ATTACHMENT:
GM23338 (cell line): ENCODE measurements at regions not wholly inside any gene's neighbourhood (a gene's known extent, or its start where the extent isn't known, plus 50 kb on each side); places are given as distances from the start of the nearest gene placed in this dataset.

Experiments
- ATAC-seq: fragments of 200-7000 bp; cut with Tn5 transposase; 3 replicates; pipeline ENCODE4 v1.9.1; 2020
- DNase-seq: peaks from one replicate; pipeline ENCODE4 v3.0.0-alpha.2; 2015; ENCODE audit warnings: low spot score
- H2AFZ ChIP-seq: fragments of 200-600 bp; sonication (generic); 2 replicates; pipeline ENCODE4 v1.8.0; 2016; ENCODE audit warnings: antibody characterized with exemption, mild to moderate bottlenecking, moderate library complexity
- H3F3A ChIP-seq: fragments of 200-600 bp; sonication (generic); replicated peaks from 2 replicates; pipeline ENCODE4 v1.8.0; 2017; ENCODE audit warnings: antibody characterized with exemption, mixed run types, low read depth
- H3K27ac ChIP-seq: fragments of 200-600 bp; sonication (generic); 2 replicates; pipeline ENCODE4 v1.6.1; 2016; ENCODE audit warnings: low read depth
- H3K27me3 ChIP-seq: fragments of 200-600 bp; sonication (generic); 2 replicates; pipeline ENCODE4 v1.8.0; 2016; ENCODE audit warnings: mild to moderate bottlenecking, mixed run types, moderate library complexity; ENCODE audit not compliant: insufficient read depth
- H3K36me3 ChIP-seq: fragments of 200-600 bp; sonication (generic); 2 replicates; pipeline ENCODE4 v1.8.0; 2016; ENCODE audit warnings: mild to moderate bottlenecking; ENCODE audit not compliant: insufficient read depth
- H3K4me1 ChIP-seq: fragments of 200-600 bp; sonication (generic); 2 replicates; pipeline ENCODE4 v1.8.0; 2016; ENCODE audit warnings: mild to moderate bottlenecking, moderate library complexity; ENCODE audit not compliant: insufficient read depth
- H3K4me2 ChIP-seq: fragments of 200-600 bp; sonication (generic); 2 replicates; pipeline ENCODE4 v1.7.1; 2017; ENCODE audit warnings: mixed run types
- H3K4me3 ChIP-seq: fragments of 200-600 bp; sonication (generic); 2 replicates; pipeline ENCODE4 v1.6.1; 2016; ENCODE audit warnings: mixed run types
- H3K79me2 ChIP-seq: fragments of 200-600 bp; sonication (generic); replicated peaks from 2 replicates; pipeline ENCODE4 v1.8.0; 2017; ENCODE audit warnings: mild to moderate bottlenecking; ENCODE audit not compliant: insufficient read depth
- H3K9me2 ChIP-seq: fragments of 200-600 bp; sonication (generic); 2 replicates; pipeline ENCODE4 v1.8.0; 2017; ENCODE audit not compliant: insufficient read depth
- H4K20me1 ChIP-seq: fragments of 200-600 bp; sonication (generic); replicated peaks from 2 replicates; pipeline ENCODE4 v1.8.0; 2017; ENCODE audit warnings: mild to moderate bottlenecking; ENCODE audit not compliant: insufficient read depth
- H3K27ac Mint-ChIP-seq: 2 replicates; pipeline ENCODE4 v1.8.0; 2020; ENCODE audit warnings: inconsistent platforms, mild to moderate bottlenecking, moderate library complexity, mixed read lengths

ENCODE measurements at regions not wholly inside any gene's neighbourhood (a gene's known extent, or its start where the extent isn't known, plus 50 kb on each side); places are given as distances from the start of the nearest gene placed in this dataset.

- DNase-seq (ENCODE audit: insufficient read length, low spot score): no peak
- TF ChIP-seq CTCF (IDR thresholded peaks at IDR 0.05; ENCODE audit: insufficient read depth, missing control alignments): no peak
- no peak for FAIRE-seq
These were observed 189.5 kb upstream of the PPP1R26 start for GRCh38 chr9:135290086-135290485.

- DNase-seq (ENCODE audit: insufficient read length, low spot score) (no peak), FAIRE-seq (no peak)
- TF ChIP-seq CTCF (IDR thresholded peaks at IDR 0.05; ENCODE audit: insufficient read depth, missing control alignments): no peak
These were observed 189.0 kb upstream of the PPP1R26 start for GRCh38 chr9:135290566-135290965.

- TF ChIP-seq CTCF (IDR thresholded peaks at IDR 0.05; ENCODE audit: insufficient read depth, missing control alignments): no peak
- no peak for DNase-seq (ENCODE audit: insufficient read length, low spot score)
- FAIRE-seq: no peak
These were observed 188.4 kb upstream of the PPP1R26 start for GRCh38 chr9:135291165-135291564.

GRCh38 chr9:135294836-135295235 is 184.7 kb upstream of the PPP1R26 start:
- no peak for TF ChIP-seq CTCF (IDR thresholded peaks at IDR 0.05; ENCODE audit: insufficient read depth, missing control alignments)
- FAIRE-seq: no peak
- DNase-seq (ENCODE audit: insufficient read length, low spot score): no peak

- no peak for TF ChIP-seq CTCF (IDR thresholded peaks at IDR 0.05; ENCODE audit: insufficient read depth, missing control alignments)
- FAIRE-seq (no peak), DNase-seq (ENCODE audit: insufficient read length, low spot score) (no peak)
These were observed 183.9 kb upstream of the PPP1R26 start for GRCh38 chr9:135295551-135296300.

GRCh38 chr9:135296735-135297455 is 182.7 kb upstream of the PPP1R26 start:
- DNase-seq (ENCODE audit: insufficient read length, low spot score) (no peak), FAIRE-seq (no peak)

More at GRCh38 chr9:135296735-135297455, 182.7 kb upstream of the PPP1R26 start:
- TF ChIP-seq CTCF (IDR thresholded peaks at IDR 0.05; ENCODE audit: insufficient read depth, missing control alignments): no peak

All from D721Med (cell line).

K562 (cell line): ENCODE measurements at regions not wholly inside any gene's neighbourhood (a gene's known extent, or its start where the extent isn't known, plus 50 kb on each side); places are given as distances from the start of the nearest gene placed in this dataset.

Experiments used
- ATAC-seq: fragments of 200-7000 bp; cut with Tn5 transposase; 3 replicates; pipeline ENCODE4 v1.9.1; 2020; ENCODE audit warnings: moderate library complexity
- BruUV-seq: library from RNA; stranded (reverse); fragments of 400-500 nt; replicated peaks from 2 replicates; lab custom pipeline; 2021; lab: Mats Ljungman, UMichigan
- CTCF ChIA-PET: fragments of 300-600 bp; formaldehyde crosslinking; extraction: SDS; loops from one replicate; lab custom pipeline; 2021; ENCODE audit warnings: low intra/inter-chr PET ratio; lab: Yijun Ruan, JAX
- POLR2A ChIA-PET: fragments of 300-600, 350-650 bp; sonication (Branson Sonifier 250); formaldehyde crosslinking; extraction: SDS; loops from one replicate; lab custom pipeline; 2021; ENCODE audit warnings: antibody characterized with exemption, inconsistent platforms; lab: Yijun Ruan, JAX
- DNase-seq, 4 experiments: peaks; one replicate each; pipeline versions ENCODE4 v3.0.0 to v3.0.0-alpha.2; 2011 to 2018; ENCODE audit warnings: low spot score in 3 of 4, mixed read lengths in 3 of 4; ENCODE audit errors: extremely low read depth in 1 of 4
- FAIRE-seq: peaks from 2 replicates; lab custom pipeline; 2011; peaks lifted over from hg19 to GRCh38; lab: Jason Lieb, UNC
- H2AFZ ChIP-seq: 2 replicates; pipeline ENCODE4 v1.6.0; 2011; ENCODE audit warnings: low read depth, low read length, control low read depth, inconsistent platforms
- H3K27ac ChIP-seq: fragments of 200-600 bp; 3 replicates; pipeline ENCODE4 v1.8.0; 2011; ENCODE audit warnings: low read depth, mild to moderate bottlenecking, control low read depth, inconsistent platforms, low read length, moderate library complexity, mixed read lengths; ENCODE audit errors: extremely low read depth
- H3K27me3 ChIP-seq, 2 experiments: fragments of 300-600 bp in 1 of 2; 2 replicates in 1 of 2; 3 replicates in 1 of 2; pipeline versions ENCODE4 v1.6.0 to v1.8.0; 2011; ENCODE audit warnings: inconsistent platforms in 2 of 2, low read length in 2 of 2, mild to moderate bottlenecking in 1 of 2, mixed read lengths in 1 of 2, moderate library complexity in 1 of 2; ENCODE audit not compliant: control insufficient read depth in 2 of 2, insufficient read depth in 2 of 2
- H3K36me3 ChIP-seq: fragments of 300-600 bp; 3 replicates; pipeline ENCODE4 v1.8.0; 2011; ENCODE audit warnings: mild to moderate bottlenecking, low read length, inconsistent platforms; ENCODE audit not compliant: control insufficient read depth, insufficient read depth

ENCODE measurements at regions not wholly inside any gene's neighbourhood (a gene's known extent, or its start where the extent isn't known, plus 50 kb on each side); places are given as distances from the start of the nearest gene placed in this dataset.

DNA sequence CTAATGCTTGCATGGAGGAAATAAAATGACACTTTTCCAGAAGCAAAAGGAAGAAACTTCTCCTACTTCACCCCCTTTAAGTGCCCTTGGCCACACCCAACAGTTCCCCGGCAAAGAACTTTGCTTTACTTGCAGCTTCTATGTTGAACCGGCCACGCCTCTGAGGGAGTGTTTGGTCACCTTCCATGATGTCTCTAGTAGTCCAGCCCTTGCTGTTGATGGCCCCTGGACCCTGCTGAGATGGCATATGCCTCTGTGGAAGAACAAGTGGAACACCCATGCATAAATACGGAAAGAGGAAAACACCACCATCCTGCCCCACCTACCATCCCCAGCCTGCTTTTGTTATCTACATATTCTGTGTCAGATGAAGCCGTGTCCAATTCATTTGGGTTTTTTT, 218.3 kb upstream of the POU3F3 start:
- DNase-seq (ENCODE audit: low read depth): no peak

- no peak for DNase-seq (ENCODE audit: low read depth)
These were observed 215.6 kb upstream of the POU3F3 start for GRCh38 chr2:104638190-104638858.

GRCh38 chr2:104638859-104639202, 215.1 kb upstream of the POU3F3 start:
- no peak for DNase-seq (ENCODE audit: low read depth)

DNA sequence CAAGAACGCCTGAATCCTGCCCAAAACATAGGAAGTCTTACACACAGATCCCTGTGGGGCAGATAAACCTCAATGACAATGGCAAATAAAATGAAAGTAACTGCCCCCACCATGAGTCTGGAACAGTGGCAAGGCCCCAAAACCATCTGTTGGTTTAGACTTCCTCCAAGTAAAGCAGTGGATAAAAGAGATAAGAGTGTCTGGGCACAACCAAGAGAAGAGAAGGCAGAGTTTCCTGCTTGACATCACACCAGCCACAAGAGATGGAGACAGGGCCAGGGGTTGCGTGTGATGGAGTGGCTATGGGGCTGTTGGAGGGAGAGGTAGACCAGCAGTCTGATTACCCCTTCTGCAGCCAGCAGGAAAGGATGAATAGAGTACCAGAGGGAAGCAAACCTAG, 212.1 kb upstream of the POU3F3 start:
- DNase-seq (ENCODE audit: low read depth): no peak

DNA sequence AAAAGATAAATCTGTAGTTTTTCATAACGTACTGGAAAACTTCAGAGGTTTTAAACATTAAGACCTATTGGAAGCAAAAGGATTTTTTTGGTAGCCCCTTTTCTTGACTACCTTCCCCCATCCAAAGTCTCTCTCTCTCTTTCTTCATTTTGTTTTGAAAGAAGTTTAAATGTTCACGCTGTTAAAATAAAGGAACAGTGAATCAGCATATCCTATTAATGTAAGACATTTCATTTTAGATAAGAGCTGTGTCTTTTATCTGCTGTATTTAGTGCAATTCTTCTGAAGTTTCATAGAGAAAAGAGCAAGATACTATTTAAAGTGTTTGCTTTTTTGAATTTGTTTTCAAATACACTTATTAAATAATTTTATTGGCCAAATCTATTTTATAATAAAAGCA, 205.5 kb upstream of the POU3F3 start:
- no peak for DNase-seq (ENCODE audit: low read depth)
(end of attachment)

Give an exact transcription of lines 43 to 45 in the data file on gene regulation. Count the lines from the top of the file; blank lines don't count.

- ATAC-seq: fragments of 200-7000 bp; cut with Tn5 transposase; 3 replicates; pipeline ENCODE4 v1.9.1; 2020; ENCODE audit warnings: moderate library complexity
- BruUV-seq: library from RNA; stranded (reverse); fragments of 400-500 nt; replicated peaks from 2 replicates; lab custom pipeline; 2021; lab: Mats Ljungman, UMichigan
- CTCF ChIA-PET: fragments of 300-600 bp; formaldehyde crosslinking; extraction: SDS; loops from one replicate; lab custom pipeline; 2021; ENCODE audit warnings: low intra/inter-chr PET ratio; lab: Yijun Ruan, JAX